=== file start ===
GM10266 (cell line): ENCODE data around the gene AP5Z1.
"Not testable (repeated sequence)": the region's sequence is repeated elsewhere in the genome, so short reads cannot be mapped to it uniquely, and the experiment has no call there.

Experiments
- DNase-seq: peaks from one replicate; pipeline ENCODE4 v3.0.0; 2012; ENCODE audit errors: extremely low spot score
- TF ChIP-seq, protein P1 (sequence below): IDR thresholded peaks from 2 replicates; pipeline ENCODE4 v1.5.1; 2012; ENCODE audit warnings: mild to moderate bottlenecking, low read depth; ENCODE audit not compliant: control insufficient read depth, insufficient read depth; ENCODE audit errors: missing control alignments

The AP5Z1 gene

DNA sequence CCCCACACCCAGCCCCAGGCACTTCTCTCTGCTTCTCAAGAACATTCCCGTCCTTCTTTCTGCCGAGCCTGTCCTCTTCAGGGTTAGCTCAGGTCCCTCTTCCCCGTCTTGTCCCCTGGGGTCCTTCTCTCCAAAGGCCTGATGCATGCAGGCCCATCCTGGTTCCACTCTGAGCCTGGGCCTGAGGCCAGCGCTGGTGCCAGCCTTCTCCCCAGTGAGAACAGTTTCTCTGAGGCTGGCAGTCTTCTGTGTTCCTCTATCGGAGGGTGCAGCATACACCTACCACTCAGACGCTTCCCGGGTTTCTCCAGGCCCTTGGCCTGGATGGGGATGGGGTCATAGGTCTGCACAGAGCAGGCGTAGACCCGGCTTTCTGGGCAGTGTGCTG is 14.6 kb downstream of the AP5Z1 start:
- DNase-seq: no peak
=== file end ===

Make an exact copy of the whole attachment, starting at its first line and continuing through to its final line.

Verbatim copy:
GM10266 (cell line): ENCODE data around the gene AP5Z1.
"Not testable (repeated sequence)": the region's sequence is repeated elsewhere in the genome, so short reads cannot be mapped to it uniquely, and the experiment has no call there.

Experiments
- DNase-seq: peaks from one replicate; pipeline ENCODE4 v3.0.0; 2012; ENCODE audit errors: extremely low spot score
- TF ChIP-seq, protein P1 (sequence below): IDR thresholded peaks from 2 replicates; pipeline ENCODE4 v1.5.1; 2012; ENCODE audit warnings: mild to moderate bottlenecking, low read depth; ENCODE audit not compliant: control insufficient read depth, insufficient read depth; ENCODE audit errors: missing control alignments

The AP5Z1 gene

DNA sequence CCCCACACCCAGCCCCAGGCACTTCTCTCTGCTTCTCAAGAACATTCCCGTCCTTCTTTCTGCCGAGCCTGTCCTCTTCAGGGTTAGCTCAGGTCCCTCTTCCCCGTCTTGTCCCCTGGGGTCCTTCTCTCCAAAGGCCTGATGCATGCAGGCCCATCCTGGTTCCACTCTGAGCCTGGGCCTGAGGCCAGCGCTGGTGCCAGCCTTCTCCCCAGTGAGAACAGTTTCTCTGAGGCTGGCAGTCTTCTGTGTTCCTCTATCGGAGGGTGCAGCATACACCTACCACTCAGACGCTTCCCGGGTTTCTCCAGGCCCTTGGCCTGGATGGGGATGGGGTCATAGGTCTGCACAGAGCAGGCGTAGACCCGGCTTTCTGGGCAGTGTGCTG is 14.6 kb downstream of the AP5Z1 start:
- DNase-seq: no peak